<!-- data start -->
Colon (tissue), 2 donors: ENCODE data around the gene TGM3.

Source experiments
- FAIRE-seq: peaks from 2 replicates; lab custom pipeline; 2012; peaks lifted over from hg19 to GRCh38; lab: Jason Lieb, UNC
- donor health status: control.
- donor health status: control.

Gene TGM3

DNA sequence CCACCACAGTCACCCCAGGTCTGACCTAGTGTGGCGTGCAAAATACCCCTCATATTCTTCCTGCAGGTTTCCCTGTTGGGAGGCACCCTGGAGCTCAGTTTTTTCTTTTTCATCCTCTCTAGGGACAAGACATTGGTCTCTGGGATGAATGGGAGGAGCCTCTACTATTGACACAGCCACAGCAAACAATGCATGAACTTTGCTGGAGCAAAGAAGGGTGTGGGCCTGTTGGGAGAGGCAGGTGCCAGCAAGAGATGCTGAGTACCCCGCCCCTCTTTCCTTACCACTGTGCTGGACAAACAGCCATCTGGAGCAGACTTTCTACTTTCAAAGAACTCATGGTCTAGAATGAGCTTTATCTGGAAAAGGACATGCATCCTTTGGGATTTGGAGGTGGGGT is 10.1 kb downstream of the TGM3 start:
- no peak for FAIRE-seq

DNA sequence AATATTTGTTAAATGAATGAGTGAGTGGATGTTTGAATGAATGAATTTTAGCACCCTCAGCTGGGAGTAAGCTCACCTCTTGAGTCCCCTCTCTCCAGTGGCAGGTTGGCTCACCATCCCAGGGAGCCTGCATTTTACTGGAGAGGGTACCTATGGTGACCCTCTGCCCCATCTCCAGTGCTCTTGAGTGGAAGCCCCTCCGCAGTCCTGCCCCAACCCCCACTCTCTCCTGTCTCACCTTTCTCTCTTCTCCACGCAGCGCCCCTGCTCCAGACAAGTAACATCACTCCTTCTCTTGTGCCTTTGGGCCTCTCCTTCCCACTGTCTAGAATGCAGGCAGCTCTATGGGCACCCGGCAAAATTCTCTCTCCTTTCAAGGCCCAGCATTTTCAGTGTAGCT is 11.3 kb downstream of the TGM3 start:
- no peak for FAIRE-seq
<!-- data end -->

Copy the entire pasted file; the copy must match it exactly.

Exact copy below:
Colon (tissue), 2 donors: ENCODE data around the gene TGM3.

Source experiments
- FAIRE-seq: peaks from 2 replicates; lab custom pipeline; 2012; peaks lifted over from hg19 to GRCh38; lab: Jason Lieb, UNC
- donor health status: control.
- donor health status: control.

Gene TGM3

DNA sequence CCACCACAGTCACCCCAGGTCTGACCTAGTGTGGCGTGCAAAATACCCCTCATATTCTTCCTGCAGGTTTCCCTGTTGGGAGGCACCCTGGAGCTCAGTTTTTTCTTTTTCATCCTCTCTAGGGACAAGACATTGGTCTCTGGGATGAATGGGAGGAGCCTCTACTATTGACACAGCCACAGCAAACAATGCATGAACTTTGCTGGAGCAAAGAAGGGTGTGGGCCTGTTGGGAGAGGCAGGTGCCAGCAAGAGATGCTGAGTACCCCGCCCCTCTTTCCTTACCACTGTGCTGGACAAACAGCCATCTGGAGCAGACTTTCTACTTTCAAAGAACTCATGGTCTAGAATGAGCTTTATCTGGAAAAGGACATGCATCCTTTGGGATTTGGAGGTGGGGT is 10.1 kb downstream of the TGM3 start:
- no peak for FAIRE-seq

DNA sequence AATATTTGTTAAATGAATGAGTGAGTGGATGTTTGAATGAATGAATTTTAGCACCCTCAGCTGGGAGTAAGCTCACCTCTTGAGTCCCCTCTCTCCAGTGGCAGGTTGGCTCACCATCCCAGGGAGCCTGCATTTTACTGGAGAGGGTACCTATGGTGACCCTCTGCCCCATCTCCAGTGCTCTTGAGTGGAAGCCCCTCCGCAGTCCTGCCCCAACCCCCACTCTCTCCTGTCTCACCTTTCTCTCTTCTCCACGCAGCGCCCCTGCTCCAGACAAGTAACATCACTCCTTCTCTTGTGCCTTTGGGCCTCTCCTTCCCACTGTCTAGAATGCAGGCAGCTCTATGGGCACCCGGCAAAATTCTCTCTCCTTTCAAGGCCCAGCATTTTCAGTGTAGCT is 11.3 kb downstream of the TGM3 start:
- no peak for FAIRE-seq